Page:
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Movie review, 'Fudoh: The New Generation'

Over the last few years, Japanese action director Takashi Miike has been making quite a name for himself on the film-festival, art-house and video-rental scenes. In such high-powered shoot-'em-ups as "Dead or Alive," "Audition" and "Visitor Q," he has served up heaping helpings of loud and flashy violence, delivered in a slick package that has heavy appeal for young, cut-crazy audiences.

And on one level, "Fudoh: The New Generation" is just a slightly toned-down version of the extreme violence that Miike would showcase in his later films. But despite the carnage, "Fudoh" is more thoughtful than many of his subsequent efforts, as it addresses questions of fury and revenge through a kaleidoscope of family issues.

Despite the fact that Miike has been turning out two to three films a year since 1999, his hungry followers want more, so Tokyo Shock Pictures has gone back to this 1996 effort that marked Miike's directorial debut, and Facets Multimedia (1517 W. Fullerton Ave.) is giving the film its Chicago premiere Friday.

The story revolves around the Fudoh clan, yakuza gang lords all, led by a cold but powerful father whose word has always been law. When his oldest son crosses him by ignoring his advice and taking a step towards independence (making the patriarch look bad with stern higher-ups) the father punishes his first-born by decapitating him and delivering the severed head himself, to show what a tough and loyal soldier he is.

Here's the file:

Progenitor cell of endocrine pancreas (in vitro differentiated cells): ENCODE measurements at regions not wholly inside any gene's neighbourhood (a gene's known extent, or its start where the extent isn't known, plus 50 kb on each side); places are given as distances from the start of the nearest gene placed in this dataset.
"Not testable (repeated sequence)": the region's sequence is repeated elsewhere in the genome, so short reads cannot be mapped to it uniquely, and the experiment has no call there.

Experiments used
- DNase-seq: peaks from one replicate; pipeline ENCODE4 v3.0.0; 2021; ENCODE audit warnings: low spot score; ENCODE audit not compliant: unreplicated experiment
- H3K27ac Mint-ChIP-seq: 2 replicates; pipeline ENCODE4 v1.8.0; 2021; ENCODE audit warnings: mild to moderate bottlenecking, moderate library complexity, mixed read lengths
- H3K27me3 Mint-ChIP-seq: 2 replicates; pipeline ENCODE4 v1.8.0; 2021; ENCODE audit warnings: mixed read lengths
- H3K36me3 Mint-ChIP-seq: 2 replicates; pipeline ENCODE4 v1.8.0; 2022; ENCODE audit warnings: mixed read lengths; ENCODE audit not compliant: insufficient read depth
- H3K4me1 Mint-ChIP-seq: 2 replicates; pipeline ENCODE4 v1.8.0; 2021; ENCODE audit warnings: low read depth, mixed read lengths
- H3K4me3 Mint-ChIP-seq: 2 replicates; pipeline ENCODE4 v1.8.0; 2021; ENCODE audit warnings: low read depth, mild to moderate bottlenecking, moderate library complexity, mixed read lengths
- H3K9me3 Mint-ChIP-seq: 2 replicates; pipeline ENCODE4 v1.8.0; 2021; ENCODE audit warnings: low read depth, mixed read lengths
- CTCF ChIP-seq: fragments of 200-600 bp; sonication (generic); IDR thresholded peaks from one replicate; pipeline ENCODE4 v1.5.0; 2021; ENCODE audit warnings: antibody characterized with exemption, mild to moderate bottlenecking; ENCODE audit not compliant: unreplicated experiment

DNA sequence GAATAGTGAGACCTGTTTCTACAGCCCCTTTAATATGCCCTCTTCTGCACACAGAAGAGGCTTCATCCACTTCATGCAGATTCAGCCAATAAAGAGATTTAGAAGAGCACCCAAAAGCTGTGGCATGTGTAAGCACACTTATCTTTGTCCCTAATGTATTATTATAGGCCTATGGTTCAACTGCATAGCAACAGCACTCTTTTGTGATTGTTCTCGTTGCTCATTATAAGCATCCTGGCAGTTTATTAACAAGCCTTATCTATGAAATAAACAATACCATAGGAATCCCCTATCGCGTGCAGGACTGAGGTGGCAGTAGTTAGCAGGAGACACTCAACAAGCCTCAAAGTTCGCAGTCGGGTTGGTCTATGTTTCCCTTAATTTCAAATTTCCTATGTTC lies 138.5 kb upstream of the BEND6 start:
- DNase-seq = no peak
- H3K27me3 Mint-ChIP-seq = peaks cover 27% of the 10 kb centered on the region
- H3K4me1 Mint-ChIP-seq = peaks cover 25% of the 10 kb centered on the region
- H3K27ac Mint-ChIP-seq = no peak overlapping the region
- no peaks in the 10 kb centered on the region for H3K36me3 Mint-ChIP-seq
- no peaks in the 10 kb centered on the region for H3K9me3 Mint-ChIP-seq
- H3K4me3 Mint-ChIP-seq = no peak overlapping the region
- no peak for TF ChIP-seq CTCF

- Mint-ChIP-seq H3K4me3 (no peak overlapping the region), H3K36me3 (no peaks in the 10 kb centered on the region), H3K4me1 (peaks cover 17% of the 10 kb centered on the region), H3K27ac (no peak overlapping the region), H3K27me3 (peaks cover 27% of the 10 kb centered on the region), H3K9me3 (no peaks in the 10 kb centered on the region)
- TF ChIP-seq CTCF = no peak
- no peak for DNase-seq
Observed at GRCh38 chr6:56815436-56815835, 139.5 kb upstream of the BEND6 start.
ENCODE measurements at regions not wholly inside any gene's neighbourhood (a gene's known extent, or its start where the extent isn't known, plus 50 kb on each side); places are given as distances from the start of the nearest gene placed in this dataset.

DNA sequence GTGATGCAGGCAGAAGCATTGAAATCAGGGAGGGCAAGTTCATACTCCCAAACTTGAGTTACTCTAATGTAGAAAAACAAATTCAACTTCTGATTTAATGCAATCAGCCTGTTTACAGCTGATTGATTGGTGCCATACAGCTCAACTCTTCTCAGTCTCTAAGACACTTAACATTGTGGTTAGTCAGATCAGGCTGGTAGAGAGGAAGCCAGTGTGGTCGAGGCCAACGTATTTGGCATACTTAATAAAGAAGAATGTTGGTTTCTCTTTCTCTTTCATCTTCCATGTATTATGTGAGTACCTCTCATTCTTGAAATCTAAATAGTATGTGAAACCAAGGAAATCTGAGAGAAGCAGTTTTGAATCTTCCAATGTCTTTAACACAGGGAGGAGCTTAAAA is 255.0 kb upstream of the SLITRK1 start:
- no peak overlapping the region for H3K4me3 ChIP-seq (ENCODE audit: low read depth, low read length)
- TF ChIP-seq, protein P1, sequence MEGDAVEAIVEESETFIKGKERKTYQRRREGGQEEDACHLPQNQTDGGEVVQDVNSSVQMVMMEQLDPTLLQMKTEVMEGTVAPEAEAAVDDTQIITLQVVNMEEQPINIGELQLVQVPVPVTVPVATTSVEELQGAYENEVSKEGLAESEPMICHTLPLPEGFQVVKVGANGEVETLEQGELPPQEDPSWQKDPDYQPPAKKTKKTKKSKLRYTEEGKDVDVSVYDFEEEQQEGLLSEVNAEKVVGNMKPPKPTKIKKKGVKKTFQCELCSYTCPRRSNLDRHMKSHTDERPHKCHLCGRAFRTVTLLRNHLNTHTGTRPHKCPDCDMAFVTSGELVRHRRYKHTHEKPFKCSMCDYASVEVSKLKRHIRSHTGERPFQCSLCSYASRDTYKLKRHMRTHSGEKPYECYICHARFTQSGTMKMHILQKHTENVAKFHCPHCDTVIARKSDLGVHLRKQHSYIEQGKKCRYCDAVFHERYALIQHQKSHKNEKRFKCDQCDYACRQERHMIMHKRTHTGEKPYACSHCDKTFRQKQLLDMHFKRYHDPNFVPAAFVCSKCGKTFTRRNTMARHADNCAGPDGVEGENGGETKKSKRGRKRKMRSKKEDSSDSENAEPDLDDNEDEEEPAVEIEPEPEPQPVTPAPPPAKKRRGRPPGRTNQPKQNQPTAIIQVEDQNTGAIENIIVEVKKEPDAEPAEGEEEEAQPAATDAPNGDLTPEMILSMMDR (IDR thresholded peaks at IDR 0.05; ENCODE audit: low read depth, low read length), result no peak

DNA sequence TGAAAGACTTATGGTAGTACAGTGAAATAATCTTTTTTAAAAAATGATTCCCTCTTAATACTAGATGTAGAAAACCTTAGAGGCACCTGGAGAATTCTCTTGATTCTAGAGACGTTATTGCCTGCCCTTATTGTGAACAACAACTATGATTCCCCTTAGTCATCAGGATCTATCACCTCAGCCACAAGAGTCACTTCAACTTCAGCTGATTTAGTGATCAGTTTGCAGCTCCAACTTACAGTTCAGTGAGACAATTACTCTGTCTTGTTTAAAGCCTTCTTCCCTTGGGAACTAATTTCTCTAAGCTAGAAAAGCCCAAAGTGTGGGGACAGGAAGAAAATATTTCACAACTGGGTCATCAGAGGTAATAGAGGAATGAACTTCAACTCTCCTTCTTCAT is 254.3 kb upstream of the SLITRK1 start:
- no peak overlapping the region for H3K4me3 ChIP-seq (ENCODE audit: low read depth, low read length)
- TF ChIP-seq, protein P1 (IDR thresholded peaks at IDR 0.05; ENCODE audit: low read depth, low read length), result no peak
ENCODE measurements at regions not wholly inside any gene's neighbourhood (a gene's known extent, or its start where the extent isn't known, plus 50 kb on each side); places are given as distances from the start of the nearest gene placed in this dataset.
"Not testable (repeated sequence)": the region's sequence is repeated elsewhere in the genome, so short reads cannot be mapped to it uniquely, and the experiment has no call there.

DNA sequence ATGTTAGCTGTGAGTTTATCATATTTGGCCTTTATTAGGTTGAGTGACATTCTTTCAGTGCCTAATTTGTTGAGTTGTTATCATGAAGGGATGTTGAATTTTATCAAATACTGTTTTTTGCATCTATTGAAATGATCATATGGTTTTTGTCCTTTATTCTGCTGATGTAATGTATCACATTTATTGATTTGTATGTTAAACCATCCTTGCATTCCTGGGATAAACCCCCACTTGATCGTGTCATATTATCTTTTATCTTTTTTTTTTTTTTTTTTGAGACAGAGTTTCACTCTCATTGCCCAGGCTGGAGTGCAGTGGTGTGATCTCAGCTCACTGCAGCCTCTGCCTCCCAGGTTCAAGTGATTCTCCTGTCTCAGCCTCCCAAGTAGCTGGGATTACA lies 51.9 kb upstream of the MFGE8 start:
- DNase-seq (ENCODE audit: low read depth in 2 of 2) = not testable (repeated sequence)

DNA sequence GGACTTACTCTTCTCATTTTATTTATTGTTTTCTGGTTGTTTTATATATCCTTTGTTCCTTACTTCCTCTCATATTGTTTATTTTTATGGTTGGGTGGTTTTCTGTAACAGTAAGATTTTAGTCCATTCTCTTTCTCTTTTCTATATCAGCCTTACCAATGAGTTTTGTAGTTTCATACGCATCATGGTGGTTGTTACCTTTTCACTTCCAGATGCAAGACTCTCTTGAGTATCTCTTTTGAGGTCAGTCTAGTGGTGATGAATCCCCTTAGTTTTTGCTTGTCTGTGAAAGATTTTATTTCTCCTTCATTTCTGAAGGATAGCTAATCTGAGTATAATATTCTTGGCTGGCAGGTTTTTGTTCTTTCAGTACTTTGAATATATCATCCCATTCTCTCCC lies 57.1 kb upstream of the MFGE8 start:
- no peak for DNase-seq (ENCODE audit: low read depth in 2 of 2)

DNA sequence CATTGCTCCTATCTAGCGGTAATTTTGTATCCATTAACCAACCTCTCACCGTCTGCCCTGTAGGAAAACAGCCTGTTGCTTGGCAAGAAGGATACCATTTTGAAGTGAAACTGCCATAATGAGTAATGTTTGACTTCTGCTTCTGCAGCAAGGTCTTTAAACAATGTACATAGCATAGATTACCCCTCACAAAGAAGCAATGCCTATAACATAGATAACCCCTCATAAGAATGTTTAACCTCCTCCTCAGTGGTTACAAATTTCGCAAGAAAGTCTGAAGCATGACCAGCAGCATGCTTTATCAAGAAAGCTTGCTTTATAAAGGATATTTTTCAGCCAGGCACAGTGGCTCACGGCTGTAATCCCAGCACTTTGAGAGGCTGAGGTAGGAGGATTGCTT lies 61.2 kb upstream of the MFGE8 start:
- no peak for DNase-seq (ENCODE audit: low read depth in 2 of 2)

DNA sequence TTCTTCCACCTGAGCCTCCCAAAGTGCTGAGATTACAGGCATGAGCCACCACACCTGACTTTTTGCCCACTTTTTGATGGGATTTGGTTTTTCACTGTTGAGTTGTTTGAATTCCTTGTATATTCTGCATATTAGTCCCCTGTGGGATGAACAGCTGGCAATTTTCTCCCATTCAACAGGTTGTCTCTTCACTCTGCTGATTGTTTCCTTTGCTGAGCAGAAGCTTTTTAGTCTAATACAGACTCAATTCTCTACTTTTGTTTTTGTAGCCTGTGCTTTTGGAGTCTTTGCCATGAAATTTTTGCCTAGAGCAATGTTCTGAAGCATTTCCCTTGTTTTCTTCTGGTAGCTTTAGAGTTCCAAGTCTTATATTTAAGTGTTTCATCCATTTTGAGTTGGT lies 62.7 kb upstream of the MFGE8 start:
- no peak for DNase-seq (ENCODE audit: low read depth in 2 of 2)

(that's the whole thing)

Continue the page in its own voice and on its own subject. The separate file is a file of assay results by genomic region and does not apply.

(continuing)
This bloody act upsets his younger son Riki, however, and while acting the loyal and obedient yakuza-in-waiting for the next 10 years, he is really preparing for the day when he will seek revenge against the cruel old man.

The high point of the film takes place when we first see Riki as a teenager. He plays the role of a quiet, hardworking high school student when he is really the ruthless head of the new generation of Fudohs. At the same time, we witness Riki's gang, comprised of sexy teenage girls and a couple of 10-year-old boys, as they dispatch the four men who took delivery on his older brother's head. (Miike seems to enjoy decapitations, since they guarantee maximum blood flow.)

Before long, however, the story gets confusing, as it introduces a dim, bike-riding bruiser; a long-lost half-brother; and the sexy former paramour of his adored sibling.

But once the body count reaches double figures - it takes about 30 minutes - all Miike seems concerned with is finding creative ways to dispatch his principals, including sexual strangulation, death by acid and a blow dart through the brain.

While one quickly tires of the suffocating violence, it's hard not to be impressed by Miike's commitment to expanding the genre by pulling out any and all stops.

If you're a connoisseur of this type of gory head-banging, you should be impressed. If not, you shouldn't come within a Tokyo mile of this ode to ooze and carnage.

3 1/2 stars (out of 4) "Fudoh: The New Generation"
Directed by Takashi Miike; written by Tishiyuki Morioka; based on the graphic novel by Hitoshi Tanimura; photographed by Hideo Yamamoto; production designed by Akira Ishige; edited by Yasushi Shimamura; music by Chu Ishikawa; produced by Yoshinori Chiba and Toshiki Kimura. In Japanese with English subtitles. Running time: 1:38. No MPAA rating (extreme violence; not recommended for children).
Riki Fudoh - Shosuke Tanihara
Akira Aizone - Kenji Takano
Jun Minoru - Marie Jinno
Touko Zenzai - Tamaki Kenmochi
Iwao Fudoh - Toru Minegishi
Mika - Miho Nomoto
Daigen Nohma - Riki Takeuchi

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